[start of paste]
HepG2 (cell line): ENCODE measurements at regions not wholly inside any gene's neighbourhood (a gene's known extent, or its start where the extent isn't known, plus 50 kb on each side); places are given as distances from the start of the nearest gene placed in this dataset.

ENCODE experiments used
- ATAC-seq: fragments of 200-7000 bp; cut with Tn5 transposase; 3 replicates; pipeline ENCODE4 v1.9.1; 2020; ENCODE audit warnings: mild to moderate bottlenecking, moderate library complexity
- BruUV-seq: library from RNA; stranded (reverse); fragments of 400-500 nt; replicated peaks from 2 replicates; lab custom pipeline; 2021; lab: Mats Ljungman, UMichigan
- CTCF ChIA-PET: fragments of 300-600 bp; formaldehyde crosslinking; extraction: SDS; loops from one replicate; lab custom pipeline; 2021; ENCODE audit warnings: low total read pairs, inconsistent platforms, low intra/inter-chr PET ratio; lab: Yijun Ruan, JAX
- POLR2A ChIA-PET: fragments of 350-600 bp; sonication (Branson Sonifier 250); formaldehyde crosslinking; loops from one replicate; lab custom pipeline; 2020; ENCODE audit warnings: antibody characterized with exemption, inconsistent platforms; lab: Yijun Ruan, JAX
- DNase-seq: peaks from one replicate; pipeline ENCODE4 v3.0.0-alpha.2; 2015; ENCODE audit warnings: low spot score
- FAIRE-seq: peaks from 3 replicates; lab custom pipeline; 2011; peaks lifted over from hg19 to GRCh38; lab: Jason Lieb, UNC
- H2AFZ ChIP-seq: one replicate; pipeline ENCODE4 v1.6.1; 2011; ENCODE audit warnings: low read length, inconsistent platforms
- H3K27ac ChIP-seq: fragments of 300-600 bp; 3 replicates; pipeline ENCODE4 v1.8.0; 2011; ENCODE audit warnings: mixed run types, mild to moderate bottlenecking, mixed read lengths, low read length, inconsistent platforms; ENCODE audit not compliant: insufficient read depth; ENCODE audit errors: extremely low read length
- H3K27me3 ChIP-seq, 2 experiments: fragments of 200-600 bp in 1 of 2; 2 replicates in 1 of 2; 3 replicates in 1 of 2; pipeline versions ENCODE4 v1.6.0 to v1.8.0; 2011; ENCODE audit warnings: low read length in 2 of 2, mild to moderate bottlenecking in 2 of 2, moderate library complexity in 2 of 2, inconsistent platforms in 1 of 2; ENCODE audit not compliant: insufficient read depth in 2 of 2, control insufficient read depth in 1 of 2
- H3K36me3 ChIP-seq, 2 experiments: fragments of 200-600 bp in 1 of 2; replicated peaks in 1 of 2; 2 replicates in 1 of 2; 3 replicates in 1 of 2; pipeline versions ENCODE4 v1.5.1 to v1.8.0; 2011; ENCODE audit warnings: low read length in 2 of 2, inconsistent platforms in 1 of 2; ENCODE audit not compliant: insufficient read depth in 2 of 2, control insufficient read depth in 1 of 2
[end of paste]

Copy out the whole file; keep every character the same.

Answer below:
HepG2 (cell line): ENCODE measurements at regions not wholly inside any gene's neighbourhood (a gene's known extent, or its start where the extent isn't known, plus 50 kb on each side); places are given as distances from the start of the nearest gene placed in this dataset.

ENCODE experiments used
- ATAC-seq: fragments of 200-7000 bp; cut with Tn5 transposase; 3 replicates; pipeline ENCODE4 v1.9.1; 2020; ENCODE audit warnings: mild to moderate bottlenecking, moderate library complexity
- BruUV-seq: library from RNA; stranded (reverse); fragments of 400-500 nt; replicated peaks from 2 replicates; lab custom pipeline; 2021; lab: Mats Ljungman, UMichigan
- CTCF ChIA-PET: fragments of 300-600 bp; formaldehyde crosslinking; extraction: SDS; loops from one replicate; lab custom pipeline; 2021; ENCODE audit warnings: low total read pairs, inconsistent platforms, low intra/inter-chr PET ratio; lab: Yijun Ruan, JAX
- POLR2A ChIA-PET: fragments of 350-600 bp; sonication (Branson Sonifier 250); formaldehyde crosslinking; loops from one replicate; lab custom pipeline; 2020; ENCODE audit warnings: antibody characterized with exemption, inconsistent platforms; lab: Yijun Ruan, JAX
- DNase-seq: peaks from one replicate; pipeline ENCODE4 v3.0.0-alpha.2; 2015; ENCODE audit warnings: low spot score
- FAIRE-seq: peaks from 3 replicates; lab custom pipeline; 2011; peaks lifted over from hg19 to GRCh38; lab: Jason Lieb, UNC
- H2AFZ ChIP-seq: one replicate; pipeline ENCODE4 v1.6.1; 2011; ENCODE audit warnings: low read length, inconsistent platforms
- H3K27ac ChIP-seq: fragments of 300-600 bp; 3 replicates; pipeline ENCODE4 v1.8.0; 2011; ENCODE audit warnings: mixed run types, mild to moderate bottlenecking, mixed read lengths, low read length, inconsistent platforms; ENCODE audit not compliant: insufficient read depth; ENCODE audit errors: extremely low read length
- H3K27me3 ChIP-seq, 2 experiments: fragments of 200-600 bp in 1 of 2; 2 replicates in 1 of 2; 3 replicates in 1 of 2; pipeline versions ENCODE4 v1.6.0 to v1.8.0; 2011; ENCODE audit warnings: low read length in 2 of 2, mild to moderate bottlenecking in 2 of 2, moderate library complexity in 2 of 2, inconsistent platforms in 1 of 2; ENCODE audit not compliant: insufficient read depth in 2 of 2, control insufficient read depth in 1 of 2
- H3K36me3 ChIP-seq, 2 experiments: fragments of 200-600 bp in 1 of 2; replicated peaks in 1 of 2; 2 replicates in 1 of 2; 3 replicates in 1 of 2; pipeline versions ENCODE4 v1.5.1 to v1.8.0; 2011; ENCODE audit warnings: low read length in 2 of 2, inconsistent platforms in 1 of 2; ENCODE audit not compliant: insufficient read depth in 2 of 2, control insufficient read depth in 1 of 2